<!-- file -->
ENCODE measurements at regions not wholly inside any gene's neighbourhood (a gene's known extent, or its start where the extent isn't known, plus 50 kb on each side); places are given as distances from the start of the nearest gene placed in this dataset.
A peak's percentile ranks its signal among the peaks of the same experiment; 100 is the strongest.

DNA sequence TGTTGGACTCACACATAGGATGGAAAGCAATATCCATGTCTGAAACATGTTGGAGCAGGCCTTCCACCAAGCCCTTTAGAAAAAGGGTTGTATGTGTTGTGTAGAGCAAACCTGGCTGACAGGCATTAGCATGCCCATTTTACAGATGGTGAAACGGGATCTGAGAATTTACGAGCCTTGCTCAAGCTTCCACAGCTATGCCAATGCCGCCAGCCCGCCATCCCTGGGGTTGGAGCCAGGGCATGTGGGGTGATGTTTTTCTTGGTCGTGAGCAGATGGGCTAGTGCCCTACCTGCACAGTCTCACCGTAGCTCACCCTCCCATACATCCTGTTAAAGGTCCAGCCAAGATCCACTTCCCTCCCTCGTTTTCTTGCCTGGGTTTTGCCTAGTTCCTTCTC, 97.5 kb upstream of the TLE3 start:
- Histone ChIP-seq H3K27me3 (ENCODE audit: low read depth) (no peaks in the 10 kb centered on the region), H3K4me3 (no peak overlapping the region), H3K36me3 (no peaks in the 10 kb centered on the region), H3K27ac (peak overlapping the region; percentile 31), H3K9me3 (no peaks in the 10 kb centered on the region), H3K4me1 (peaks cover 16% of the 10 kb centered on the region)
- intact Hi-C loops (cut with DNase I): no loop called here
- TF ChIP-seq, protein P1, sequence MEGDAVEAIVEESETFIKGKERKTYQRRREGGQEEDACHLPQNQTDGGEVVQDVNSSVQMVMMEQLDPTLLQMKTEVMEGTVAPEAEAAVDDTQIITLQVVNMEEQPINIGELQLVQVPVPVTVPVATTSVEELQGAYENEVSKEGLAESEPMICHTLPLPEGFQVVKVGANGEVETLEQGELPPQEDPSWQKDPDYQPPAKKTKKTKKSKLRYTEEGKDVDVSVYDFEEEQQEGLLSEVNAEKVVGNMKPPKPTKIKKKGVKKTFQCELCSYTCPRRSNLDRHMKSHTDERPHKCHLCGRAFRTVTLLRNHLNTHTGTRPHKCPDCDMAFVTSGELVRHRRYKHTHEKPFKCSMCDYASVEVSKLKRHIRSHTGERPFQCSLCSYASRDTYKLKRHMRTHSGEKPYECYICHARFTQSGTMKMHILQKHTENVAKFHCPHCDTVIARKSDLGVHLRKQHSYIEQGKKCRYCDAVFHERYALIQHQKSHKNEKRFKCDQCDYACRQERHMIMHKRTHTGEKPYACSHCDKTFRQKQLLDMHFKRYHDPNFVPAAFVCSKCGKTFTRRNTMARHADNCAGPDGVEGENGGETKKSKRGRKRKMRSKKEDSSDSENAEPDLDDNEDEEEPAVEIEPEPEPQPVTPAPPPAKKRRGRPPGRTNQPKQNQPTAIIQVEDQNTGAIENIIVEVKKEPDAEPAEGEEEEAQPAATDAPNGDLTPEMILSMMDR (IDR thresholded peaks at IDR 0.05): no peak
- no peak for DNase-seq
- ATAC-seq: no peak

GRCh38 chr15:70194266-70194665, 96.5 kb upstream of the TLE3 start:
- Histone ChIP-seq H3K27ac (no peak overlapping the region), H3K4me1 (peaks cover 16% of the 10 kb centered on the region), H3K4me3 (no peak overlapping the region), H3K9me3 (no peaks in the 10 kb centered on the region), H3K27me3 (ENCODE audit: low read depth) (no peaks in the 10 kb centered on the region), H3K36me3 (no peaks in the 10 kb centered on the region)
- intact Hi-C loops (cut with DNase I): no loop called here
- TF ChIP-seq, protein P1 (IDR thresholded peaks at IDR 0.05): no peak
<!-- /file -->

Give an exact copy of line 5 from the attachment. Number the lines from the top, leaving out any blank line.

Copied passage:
- intact Hi-C loops (cut with DNase I): no loop called here